In Justice League of America #2, Brian Hitch tries a new art form.  Given that he is already the writer and pencil artist for this book, as well as a collaborator on the ink work, that is a very impressive undertaking.  It is especially brave considering that this is kind of expression with which he seems to be unfamiliar, the sermon of moral exhortation.  Many people don’t realize that such forms of rhetoric are, in fact, art, but they possess all of the cultural aspects of an art form, including bodies of theory and interpretation, appreciative and knowledgeable audiences, and infrastructures of presentation and preservation.  They can even become “meta,” in the parlance of self-aware and self-referential creativity.  And that is what Hitch has attempted in this issue.  He tries to preach a sermon about sermons.  Unfortunately, as all too often happens in any kind of amateur sermonizing, never mind meta-sermonizing, he comes off as heavy-handed and overbearing.

The story picks up where Justice League #1 left off, with the appearance of Rao, god of Krypton.  In fact, he was the personification of Krypton’s sun.  He has come to find the last survivor of Krypton, Superman, and beg forgiveness.  Rao had left his planet and people to explore divine errands in space, and was thus absent when the disaster struck his homeworld.  Now he has found the last Kryptonian and will make amends for his failure by lavishing love and healing on Superman’s adopted world.

Clark, in Hitch’s characterization an intensely emotional and seemingly unstable personality, readily embraces his deity, becoming the Herald of Rao to a suffering earth.  Rao’s prophets, who have an uncanny resemblance to the Priors of the Ori from the Stargate television series, fan out over the planet, delivering physical and mental relief to the sick, dying, and pained.  Batman objects.  His characterization is more traditional than Superman’s, albeit on the extreme dark end of the spectrum.  He rejects hope as an illusion, finds the charity of a god suspicious, and is fundamentally offended at the spectacle of the evil and guilty being afforded healing as readily as the innocent and deserving.  Aquaman is likewise skeptical, saying his people long ago stopped believing in their historical god, Poseidon.  Now, that is rather problematic, seeing that one of his partners on the Justice League is the God of War in the same pantheon as Poseidon, so probably he means the Atlanteans stopped worshipping Poseidon as opposed to stopped believing in him.  He further says he personally does not believe in gods, which makes you wonder if he thinks Diana is an illusion.  But once again he, and Hitch, is likely only being slippery with language.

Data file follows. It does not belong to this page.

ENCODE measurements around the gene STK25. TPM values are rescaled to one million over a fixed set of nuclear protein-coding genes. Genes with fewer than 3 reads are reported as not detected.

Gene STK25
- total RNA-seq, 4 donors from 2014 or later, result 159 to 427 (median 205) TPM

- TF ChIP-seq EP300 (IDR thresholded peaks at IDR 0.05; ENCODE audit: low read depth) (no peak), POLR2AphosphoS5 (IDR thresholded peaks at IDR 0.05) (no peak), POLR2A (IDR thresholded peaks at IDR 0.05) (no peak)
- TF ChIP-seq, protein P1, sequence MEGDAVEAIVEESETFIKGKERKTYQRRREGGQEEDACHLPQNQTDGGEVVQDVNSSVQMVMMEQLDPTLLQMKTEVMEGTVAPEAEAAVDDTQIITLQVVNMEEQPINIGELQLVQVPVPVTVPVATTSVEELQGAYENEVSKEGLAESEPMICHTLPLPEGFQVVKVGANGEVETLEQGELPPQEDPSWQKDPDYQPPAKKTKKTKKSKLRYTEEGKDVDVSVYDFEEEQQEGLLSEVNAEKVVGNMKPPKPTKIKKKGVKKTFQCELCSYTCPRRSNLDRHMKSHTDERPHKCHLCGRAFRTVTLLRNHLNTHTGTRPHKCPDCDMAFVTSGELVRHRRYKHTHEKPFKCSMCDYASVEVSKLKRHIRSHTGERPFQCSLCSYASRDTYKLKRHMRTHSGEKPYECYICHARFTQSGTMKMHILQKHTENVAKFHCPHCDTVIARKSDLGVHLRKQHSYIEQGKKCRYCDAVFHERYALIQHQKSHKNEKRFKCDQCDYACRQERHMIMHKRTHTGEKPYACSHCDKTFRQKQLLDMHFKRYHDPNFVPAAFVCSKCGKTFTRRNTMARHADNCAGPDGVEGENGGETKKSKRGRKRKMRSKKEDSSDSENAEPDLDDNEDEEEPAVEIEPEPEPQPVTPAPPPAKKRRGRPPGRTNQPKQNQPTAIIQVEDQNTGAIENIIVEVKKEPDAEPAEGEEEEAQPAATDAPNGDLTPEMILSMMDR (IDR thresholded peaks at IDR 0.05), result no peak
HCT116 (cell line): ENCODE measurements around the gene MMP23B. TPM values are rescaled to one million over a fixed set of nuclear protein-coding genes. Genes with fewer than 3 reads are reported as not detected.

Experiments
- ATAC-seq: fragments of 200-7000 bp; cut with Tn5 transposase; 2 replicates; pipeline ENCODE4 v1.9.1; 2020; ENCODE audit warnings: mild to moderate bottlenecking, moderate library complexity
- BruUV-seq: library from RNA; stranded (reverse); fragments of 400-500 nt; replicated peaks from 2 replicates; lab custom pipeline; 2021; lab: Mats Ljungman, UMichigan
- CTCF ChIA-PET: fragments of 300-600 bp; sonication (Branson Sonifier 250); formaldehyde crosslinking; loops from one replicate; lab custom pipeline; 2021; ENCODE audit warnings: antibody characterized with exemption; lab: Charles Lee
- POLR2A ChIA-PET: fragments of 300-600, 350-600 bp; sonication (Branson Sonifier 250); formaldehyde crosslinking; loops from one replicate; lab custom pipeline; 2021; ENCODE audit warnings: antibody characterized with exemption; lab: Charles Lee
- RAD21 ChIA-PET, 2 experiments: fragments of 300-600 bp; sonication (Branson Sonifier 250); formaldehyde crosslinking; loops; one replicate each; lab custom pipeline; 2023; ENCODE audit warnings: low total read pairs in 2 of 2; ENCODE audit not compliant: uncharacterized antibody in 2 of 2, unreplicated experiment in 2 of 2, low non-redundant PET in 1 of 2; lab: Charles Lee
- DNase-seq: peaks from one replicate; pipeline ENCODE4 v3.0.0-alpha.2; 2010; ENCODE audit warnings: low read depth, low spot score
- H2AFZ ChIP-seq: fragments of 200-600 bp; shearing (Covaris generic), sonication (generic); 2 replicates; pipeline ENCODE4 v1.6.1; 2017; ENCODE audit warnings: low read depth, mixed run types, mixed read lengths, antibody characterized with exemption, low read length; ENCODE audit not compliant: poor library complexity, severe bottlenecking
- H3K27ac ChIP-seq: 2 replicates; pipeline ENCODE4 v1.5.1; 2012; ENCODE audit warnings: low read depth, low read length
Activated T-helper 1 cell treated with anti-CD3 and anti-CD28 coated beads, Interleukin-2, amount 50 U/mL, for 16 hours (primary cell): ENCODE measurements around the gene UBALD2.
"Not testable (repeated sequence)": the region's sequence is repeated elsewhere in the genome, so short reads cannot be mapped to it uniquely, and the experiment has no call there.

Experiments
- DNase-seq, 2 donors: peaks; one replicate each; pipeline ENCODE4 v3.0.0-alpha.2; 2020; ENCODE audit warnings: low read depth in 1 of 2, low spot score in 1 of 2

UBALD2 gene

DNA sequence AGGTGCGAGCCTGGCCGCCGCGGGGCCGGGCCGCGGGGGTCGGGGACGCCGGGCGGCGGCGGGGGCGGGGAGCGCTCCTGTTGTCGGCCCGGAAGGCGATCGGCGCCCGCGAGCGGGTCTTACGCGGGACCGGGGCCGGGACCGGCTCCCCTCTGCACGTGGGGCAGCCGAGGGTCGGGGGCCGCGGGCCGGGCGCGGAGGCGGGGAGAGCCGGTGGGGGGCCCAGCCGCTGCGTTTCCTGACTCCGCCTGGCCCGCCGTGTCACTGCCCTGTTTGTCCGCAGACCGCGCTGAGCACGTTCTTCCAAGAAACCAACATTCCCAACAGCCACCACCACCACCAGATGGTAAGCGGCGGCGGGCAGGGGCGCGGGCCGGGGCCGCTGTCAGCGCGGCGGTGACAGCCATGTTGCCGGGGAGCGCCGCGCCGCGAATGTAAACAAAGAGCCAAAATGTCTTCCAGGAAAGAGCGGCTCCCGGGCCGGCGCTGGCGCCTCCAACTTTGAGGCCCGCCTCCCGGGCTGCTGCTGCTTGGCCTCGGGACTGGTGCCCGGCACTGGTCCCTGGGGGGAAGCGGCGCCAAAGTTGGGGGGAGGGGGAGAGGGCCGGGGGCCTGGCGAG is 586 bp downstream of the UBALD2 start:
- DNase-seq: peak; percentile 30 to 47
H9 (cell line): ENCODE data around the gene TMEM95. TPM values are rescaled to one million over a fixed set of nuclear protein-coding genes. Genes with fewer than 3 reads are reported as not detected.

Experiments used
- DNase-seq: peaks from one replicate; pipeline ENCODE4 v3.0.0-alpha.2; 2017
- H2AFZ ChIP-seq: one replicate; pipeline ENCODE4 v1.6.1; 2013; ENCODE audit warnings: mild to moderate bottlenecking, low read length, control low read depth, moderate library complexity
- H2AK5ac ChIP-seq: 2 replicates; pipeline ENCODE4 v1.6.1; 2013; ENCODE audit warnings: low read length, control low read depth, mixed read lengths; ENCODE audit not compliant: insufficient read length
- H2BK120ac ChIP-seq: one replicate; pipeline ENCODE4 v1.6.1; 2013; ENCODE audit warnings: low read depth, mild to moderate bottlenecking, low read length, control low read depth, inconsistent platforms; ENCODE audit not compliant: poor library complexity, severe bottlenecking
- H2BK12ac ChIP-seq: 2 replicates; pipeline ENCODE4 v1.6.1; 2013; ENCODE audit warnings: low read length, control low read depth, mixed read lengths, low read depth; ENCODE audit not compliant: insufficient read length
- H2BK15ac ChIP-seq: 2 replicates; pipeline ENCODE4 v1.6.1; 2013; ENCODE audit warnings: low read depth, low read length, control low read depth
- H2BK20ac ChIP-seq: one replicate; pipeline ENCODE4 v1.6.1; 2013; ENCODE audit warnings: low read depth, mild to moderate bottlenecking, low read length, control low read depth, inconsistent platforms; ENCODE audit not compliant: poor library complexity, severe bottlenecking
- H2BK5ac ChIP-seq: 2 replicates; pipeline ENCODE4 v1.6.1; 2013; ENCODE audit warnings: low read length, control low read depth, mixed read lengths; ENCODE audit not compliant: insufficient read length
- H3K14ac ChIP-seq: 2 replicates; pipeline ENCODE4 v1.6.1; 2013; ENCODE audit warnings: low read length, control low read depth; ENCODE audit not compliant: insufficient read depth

Indeed, Diana is a very big problem, along with Hal Jordan and Barry Allen.  They seem to have disappeared in the midst of Rao’s ascension.  In this, Batman’s suspicions would seem to have reason.  As the story closes, Diana awakens, to discover herself surrounded by the ruins of a devastated Olympus.  It would seem that Rao is a jealous god.




Hitch narrows the focus of his story, leaving aside the questions of alternate universes and timelines and the Infinity Corporation to deal exclusively with the coming of Rao. It is certainly a big enough topic for a book. But if his plots and are interesting, his themes are heavy-handed in the extreme. Suspicion of religion saturates this issue like a miasma. Worse, his characterizations continue to be extreme, with a brutal Batman, hysterical Superman, and icy Aquaman bearing little resemblance to the heroes with which we are familiar.